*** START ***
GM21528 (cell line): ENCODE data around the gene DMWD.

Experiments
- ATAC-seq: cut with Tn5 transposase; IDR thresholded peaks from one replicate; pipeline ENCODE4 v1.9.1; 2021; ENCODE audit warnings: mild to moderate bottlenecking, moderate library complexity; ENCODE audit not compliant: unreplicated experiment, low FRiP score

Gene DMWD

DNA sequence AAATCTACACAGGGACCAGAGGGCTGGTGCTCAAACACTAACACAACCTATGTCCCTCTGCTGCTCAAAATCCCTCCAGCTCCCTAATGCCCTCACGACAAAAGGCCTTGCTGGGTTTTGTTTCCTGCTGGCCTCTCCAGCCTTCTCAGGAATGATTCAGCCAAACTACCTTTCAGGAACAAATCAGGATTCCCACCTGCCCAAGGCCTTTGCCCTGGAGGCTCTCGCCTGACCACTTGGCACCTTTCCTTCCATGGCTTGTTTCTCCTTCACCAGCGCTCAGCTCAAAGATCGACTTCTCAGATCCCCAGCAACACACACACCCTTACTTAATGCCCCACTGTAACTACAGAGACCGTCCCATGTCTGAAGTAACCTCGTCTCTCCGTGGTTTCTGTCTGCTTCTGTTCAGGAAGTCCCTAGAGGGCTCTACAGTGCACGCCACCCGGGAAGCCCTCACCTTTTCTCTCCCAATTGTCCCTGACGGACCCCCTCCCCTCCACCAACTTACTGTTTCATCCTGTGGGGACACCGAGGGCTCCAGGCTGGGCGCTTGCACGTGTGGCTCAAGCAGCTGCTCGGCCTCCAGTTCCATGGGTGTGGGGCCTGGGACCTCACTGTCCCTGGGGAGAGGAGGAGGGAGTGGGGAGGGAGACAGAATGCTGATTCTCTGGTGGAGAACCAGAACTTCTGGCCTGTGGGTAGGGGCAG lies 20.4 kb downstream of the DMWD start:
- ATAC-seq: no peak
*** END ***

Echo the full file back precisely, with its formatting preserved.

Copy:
GM21528 (cell line): ENCODE data around the gene DMWD.

Experiments
- ATAC-seq: cut with Tn5 transposase; IDR thresholded peaks from one replicate; pipeline ENCODE4 v1.9.1; 2021; ENCODE audit warnings: mild to moderate bottlenecking, moderate library complexity; ENCODE audit not compliant: unreplicated experiment, low FRiP score

Gene DMWD

DNA sequence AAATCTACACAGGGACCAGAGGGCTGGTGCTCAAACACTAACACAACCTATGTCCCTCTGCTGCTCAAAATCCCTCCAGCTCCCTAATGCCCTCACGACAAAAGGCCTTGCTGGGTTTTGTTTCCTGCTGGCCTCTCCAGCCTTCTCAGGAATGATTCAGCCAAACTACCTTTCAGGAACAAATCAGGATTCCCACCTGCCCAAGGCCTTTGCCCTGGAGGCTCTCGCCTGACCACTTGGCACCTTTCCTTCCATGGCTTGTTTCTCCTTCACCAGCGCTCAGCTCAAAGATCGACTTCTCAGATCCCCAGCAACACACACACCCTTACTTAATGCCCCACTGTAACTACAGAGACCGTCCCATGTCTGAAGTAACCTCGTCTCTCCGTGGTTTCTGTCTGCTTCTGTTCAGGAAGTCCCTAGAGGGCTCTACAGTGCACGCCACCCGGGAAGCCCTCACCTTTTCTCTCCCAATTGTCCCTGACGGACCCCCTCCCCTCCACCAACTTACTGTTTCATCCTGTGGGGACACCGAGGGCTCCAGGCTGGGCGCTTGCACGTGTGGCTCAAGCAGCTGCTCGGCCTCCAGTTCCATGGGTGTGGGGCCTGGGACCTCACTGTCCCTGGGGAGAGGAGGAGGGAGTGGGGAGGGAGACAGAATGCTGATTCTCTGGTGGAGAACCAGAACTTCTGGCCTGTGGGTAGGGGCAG lies 20.4 kb downstream of the DMWD start:
- ATAC-seq: no peak